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Native Americans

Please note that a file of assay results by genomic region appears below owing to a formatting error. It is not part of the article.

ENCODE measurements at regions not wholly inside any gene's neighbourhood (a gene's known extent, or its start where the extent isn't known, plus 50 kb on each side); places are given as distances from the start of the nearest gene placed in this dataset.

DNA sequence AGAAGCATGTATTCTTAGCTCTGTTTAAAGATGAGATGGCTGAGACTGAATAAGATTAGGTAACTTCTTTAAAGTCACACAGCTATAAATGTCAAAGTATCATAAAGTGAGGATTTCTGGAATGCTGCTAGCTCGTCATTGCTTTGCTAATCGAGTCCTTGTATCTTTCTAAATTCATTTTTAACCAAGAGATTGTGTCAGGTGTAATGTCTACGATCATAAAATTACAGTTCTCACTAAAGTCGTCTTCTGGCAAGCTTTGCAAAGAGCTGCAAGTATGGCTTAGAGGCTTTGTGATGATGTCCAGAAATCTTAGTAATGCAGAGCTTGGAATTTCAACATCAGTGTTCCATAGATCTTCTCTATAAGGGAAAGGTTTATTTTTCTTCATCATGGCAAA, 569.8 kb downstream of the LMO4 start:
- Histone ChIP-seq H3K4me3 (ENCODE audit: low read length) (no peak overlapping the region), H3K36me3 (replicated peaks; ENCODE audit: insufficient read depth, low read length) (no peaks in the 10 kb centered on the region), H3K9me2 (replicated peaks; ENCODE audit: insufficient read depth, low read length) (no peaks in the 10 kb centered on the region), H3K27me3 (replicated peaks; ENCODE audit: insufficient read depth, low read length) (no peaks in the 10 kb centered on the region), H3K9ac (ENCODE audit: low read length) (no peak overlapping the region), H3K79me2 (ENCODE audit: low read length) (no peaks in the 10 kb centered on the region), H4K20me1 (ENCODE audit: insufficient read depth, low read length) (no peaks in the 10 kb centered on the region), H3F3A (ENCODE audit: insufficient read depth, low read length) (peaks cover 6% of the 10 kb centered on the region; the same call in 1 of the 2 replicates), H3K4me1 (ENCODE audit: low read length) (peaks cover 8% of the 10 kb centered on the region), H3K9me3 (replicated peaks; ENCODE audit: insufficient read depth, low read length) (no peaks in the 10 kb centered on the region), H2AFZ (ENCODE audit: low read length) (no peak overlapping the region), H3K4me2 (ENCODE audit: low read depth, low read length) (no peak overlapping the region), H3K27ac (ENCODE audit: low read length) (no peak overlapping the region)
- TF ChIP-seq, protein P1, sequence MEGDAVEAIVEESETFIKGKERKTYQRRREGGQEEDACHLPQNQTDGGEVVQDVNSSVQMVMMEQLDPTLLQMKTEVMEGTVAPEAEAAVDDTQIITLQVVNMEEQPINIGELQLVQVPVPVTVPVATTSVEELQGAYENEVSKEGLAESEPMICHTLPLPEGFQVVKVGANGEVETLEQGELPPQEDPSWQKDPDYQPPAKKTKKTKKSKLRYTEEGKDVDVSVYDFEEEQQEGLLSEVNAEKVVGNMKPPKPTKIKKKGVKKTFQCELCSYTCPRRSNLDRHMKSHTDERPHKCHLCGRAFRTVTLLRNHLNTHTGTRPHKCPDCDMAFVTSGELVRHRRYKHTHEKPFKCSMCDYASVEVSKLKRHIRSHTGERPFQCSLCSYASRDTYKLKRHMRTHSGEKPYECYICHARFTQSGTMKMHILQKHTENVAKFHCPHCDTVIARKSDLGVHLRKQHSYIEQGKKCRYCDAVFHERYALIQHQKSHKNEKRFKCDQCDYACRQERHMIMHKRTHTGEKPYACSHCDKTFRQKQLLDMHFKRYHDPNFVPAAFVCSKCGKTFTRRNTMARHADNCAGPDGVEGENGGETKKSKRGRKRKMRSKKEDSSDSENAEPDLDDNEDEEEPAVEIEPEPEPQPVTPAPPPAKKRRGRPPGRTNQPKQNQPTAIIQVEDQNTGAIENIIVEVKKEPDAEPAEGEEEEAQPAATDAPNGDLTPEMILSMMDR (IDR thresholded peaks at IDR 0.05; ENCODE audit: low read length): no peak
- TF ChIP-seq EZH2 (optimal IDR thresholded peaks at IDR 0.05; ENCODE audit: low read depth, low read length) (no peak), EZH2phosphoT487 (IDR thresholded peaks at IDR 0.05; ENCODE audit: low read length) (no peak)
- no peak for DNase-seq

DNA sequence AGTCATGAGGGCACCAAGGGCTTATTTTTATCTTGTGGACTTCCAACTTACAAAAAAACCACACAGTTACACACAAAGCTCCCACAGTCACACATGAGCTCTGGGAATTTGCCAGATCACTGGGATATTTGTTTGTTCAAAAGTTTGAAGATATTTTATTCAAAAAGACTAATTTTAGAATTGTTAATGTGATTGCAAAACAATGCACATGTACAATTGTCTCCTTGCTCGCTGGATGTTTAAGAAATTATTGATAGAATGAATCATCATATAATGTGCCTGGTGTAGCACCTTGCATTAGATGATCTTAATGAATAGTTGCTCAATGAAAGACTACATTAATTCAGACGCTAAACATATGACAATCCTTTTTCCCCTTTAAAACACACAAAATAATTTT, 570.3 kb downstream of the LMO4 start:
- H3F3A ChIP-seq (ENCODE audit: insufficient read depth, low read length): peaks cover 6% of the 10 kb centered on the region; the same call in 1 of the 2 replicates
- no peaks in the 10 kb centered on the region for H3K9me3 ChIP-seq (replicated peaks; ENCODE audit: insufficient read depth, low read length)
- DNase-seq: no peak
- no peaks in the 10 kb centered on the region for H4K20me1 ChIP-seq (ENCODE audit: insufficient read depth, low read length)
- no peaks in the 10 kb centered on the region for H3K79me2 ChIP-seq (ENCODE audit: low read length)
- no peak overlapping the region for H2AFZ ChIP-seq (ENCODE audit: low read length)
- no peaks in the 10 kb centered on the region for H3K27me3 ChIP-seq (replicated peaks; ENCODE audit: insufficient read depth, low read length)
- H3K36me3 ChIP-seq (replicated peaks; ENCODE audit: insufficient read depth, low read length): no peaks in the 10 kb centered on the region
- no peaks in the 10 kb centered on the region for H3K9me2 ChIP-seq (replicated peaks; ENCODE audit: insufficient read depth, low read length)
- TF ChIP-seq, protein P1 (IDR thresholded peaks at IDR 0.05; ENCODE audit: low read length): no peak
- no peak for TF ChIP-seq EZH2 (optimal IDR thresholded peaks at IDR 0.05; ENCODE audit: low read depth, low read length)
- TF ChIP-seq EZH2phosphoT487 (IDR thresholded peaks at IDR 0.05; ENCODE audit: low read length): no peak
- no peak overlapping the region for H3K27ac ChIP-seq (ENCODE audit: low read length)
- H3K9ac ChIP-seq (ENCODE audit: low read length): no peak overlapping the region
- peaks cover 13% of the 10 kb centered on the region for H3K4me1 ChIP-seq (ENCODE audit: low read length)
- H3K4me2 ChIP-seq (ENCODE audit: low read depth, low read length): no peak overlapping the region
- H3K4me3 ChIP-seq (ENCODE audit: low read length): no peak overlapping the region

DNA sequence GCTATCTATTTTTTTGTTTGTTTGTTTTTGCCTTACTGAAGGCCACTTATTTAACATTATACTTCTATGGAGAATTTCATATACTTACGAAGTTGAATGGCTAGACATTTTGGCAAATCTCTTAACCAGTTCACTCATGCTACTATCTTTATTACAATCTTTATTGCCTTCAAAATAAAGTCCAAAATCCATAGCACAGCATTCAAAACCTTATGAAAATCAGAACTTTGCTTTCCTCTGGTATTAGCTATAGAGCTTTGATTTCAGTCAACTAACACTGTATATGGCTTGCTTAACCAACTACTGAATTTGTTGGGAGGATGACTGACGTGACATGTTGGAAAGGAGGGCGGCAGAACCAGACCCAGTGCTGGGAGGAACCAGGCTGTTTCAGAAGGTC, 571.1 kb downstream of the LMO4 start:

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In the early days of English settlement in the American colonies, the Indian-European relationship of each area was the determining factor in the survival of the newly established colonies. By working together and exchanging methods of food production and survival, an English colony could maintain its population and continue to support the arrival of new settlers. However, a colony that had trouble maintaining ties with their Indian neighbors had a tough time attracting settlers and adapting to their environment. The role of the Indian helping the white man in North America played an important part in the survival of the American colonies. In the Jamestown colony, very few people survived the disease and sickness which accompanied the low, swampy landscape. In their attempt to survive, they raided Indian villages in search of food and kidnap natives. Because they didn't see Indians as equal in status, the Jamestown colony's growth was limited. In fact, as the winter of 1609-1610 arrived, the colony was barricaded by Indians who killed off the wild animals of the woods, leaving virtually nothing for the settlers. The result: fewer than 60 people remained when the next English ship arrived the following year. The reason the Virginia settlement ended up surviving was because of the disease the white man exposed the natives to during contact. Weakening the Indian population was the only way the Jamestown population could grow. Things were a bit different in the northern colonies. In the Massachusetts Bay colony and the Plymouth settlement, locals aided a helping hand to the English. In 1620, many Pilgrims died in a very tough winter, but the colony survived because of the help provided by local Indian groups. Not only did the Indians help, but the two groups were able to set up trade and exchange methods and supplies. This continued when the Puritans arrived in the late 1620's, but things changed soon after. Again, English disease wiped out the local Indian tribes and allowed for the continued expansion deeper into the New England woodlands. Because of the influence and help of the early Indian groups in this area, the English gained critical knowledge and support to establish a successful colony. Other areas of New England soon developed problems



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